2. Benchmarking: To support easy and intuitive comparisons between the different Lafarge plants and business units. For example, a manager in Germany could compare the CO2 performance of his plant with other plants in Germany, China or France and with the European or worldwide average.
3. Forecasting/simulation: To allow for the simulation of the effects of alternative carbon reduction actions and identify the full potential for CO2 reduction in a given business unit. For example, a plant manager can simulate the effect of a production process optimization on CO2 emissions and the knock-on effect of selected key production levers on CO2 reduction. Or, plant managers can forecast the effect on CO2 emissions of, for example, specific increases on the C/K ratio levels, cement production growth or biomass rate increase in the fuel mix.
SYNERGY AND NEW PRODUCT DEVELOPMENT
Synergy refers to the benefits that might be gained where activities or processes complement each other such that their combined effect is greater that the sum of the parts. (Richard Whittington, 2006)
Synergy is often seen as the raison d'etre of the corporate parent. It is often given as a reason by corporate managers for product/service or international diversifications. (Gerry Johnson, 2006)
New product development often glow with such promises and their forecasts ring with such authentic precision, that entire business strategies defining an organisation's future are built upon them. (Robert J Thomas, 1993)
Ideas for new product arrive from any number of sources. Key managers think the idea looks good and with their best judgement and other data sources, generate forecasts for their planning documents that predict impressive market and financial performance for the new product opportunity. (Robert J Thomas, 1993)
New products can be used to reinforce a firm's strategic direction by enhancing its competitive advantage in the world. New products developed for this purpose are typically extensions or me-too versions of existing products that introduce additional features to accommodate changing buyer or market needs. Such product emerge from new product development processes that emphasizes incremental innovations and constant improvements. (Robert J Thomas, 1993)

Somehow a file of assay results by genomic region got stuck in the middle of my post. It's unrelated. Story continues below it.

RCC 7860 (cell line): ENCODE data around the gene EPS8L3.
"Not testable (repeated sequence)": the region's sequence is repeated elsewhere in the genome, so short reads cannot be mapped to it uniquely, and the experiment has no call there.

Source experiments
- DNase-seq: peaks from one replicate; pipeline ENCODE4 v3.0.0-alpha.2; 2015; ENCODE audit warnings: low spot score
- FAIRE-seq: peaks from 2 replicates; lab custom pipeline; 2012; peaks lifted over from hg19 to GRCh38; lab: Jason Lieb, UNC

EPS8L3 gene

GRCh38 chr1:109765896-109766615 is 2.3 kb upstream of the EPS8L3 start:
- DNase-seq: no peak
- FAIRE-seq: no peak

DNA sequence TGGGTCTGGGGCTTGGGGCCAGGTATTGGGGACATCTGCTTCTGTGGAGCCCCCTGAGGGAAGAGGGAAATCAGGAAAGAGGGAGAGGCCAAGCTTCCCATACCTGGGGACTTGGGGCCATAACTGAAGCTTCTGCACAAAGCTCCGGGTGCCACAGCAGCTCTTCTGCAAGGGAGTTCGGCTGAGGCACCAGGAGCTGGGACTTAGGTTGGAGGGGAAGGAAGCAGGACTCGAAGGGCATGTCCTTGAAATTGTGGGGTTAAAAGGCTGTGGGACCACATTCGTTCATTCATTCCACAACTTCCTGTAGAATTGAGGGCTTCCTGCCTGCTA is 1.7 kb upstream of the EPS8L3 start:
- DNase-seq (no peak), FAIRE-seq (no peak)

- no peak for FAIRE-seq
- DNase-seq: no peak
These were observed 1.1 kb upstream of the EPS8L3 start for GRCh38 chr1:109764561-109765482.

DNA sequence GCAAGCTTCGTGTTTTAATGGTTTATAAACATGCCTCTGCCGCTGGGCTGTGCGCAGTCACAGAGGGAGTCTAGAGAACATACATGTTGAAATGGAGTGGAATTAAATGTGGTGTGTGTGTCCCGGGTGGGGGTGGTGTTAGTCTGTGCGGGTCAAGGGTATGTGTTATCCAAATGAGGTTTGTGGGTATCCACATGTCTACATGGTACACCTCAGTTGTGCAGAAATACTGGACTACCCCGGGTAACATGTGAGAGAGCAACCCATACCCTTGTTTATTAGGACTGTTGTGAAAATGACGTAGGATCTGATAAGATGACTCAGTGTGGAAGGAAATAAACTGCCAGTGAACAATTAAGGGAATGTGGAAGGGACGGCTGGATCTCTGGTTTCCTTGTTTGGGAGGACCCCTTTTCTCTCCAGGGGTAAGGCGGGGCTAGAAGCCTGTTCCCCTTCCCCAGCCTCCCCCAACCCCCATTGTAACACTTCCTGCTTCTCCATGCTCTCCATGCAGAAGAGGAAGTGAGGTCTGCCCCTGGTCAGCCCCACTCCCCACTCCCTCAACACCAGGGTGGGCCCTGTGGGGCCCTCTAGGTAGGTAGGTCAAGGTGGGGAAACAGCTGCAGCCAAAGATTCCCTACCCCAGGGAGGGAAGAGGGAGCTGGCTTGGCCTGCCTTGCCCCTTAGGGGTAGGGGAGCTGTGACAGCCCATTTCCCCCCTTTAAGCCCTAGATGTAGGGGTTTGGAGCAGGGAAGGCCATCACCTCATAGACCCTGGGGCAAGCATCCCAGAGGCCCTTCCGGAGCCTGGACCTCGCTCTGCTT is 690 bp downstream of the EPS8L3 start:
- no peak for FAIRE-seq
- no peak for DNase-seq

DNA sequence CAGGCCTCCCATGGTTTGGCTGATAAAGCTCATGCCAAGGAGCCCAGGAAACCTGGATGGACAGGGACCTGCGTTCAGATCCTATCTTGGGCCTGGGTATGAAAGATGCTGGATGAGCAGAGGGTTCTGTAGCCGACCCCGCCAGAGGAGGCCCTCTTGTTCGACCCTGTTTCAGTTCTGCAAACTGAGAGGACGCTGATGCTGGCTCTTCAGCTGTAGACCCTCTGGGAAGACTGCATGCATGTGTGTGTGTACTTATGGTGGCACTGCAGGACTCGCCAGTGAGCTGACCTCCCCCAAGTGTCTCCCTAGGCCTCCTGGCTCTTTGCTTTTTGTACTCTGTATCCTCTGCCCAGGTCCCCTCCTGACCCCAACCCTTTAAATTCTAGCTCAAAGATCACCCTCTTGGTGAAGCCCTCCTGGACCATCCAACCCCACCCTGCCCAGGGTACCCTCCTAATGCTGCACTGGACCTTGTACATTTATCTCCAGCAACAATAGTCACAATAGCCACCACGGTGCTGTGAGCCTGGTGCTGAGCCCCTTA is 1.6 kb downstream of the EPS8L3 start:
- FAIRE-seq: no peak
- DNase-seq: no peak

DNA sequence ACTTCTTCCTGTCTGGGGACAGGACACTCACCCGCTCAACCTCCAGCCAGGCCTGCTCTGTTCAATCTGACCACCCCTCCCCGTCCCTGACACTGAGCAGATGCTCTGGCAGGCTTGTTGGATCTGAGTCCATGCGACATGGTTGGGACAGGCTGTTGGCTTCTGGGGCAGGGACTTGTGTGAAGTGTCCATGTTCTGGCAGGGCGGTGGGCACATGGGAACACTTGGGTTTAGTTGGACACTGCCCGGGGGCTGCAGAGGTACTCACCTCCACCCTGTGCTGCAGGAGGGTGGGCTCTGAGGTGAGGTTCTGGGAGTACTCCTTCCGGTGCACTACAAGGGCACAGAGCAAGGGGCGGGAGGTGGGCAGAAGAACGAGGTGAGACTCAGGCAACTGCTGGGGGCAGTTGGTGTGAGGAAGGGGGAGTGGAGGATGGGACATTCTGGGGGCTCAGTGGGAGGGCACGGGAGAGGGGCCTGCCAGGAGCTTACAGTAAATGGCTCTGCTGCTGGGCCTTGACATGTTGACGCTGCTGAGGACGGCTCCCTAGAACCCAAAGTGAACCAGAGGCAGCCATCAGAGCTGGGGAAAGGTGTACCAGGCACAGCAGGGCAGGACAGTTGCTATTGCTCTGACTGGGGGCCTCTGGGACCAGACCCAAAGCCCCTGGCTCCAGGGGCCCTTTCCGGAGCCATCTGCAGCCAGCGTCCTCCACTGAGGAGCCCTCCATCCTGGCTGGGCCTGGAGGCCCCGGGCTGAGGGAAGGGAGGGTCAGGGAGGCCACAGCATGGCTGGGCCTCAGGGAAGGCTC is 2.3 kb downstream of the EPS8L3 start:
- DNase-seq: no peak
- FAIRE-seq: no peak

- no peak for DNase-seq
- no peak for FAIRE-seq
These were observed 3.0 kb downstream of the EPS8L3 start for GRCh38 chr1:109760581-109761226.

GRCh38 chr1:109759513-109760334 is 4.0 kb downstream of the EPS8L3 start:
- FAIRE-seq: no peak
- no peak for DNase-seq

New products can be used to change organisation's competitive advantage. Although this sometimes happens by chance, more often than not its result of a process of continually listening to the market and its major stakeholders. The resulting new products can lead to a fundamental change in the way the market is viewed subsequently change the organisation's entire basis for competitive advantage. (Robert J Thomas, 1993)
For Lafarge the NPD process was the take over of Redland which gave it a competitiveness over its competitors as Redland was into concrete tiles which gave an ad on for the company to be ahead of its competitors.
DICHOTOMY OF OPERATION RESOURCE AND MARKET REQUIREMENTS OF THE OPERATION STRATEGY
Porter (1996) describes activities as the basic units of competitive advantages. An organisation will adopt a distinct strategic positioning; it will compete on the basis of flexibility, cost, quality, speed, diversity, and variety. Strategic positioning means 'performing different activities from rivals or performing similar activities in different ways'
They will be based on combination the current dichotomy of strategic view points
Generic Strategy: based upon lower cost, premium price through differentiation, or combining the two either on a broad front or using a niche focus
Strategic positioning: positioning the firm to compete on the grounds of flexibility, cost, quality, speed, diversity, and variety
Operation strategy: a unique resource based fusion of core competencies, capabilities and processes; resources; technologies; and certain key tactical activities that are vital to support a particular strategy or positioning.
Operational Management: the organisation of operational management activities and management methods, both internally and externally, to provide a good or service in both profit and non-profit organisations.
The important role and contribution of an operation strategy as a vehicle for achieving competitive advantage seems apparent. What remains less clear are the types of operation strategy that might be employed and their exact composition.
ORDER PROCESSING SYSTEM
1. Procurement of raw materials
2. Raw Milling - preparation of raw materials for the pyroprocessing system
3. Pyroprocessing - pyroprocessing raw materials to form portland cement clinker
4. Cooling of portland cement clinker
5. Storage of portland cement clinker
6. Finish Milling
7. Packing and loading